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I had a similar issue where my bike wouldn't start. There are a couple of cut-off circuits that will suppress that relay. You should look at your wiring diagram.

In my case, I found that a wire on one of the connectors behind my headlight was broken off. It was already pulled pretty tight and on of my crashes finally seperated the wire. Once I fixed the wire, it worked.

Those are solid state relays and should really last several lifetimes.

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Wow guys...thanks for all the trouble shooting tips...will get back to you to let you know what happens.

bill

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Well I'm embarrased to confess but here goes. After reading all of your posts and the mention of safety switches, it got me thinking. You see I ride a YZ 450 and the WR is friend of mine that I am doing the work on after he picked this thing up for $1500, so the other night as I was working on it, buttoning everything up it must of got put in gear. The shift lever had been off while the kick starter and electric starter were being worked on so no problem getting it in a gear. Went back two days later to check the gear placement and sure enough it was in gear...slipped it into nuetral and she cranked over.:p:lol:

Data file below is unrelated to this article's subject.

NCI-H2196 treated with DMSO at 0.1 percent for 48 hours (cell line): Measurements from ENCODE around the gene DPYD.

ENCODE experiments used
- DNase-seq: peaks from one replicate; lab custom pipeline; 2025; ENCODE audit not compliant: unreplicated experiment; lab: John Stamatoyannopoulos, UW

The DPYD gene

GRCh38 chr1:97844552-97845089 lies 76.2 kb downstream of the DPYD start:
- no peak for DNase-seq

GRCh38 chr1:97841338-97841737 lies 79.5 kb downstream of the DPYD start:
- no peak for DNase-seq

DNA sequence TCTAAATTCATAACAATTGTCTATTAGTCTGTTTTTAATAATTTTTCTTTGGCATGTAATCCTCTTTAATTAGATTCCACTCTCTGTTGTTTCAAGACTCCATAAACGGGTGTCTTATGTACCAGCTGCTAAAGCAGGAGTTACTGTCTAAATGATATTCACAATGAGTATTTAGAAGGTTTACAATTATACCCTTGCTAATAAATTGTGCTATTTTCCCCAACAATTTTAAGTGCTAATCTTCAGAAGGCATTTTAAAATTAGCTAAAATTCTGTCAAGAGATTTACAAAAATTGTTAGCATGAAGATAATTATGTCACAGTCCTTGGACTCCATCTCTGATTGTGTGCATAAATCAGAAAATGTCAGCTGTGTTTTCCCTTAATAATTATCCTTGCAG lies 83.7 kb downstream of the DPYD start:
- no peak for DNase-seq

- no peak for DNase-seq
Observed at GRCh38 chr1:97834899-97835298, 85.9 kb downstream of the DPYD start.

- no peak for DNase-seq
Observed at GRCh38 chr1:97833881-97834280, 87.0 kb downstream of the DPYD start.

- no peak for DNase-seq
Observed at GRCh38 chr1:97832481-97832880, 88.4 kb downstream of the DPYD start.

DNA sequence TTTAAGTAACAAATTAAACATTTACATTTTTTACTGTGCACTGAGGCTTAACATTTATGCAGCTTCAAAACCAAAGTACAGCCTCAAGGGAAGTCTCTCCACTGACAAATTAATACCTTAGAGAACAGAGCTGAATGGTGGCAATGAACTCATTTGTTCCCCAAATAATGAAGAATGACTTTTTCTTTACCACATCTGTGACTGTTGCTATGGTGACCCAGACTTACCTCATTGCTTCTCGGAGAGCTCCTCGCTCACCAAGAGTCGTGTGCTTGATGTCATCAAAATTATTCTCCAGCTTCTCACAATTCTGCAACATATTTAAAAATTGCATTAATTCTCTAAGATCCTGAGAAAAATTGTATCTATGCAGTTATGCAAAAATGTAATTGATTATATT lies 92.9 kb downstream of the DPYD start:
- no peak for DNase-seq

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Got the old thing running last night...it hadnt run in years so the compression was low due I guess to stuck rings...there was a lot of blow by coming out of the valve cover tube while we were wearing the starter out just cranking and cranking then all of a sudden the thing spun fast enough and she was running. The blowby stopped and she ran like a moded out wr should. It's been three weeks of one thing after another but now she's ready for a trip to Mena Arkansas this week...going to put some time on it around the farm for a few days and chang the oil and filter again. Test and adjust the carb and suspension. I was surprised to find out it has five gears...not like my 04 yz 450 with four. Now Im thinking of wr gears in my o4...possible? Grey I know you know this one...beside splitting the cases anything else I need to know?

Thanks Bill

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Now Im thinking of wr gears in my o4...possible? Grey I know you know this one...beside splitting the cases anything else I need to know?

You'll find it in Common Threads. parts list in post 8.